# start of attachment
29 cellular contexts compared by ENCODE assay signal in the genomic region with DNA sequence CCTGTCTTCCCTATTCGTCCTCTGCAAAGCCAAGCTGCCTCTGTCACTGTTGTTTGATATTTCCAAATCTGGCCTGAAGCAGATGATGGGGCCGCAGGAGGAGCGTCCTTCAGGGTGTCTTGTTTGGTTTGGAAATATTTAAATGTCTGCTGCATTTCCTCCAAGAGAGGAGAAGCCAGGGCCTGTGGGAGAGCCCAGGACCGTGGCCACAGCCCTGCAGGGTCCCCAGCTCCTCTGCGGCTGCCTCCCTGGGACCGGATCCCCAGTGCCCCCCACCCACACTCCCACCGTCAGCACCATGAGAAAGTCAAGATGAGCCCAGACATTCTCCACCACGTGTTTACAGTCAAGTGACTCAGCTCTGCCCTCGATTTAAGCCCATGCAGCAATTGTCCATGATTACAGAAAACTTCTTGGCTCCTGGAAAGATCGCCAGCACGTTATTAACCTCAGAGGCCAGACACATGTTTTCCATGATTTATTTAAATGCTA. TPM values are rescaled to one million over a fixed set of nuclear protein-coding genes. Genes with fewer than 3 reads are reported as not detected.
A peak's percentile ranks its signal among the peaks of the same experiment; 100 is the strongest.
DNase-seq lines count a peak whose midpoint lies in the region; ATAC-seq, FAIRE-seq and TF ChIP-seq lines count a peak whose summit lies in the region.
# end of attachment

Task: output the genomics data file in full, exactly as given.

29 cellular contexts compared by ENCODE assay signal in the genomic region with DNA sequence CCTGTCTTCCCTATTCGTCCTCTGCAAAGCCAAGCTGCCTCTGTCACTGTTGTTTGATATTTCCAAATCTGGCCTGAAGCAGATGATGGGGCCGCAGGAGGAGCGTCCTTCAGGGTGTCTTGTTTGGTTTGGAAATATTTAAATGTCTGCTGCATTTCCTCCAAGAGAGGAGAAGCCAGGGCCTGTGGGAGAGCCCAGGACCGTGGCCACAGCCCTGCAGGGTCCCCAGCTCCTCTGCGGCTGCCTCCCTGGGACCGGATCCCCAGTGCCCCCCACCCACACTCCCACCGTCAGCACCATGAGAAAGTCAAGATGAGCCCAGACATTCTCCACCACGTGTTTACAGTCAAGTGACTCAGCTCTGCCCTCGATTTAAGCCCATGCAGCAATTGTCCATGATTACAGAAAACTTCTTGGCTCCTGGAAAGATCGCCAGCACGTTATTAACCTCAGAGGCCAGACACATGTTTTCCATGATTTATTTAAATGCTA. TPM values are rescaled to one million over a fixed set of nuclear protein-coding genes. Genes with fewer than 3 reads are reported as not detected.
A peak's percentile ranks its signal among the peaks of the same experiment; 100 is the strongest.
DNase-seq lines count a peak whose midpoint lies in the region; ATAC-seq, FAIRE-seq and TF ChIP-seq lines count a peak whose summit lies in the region.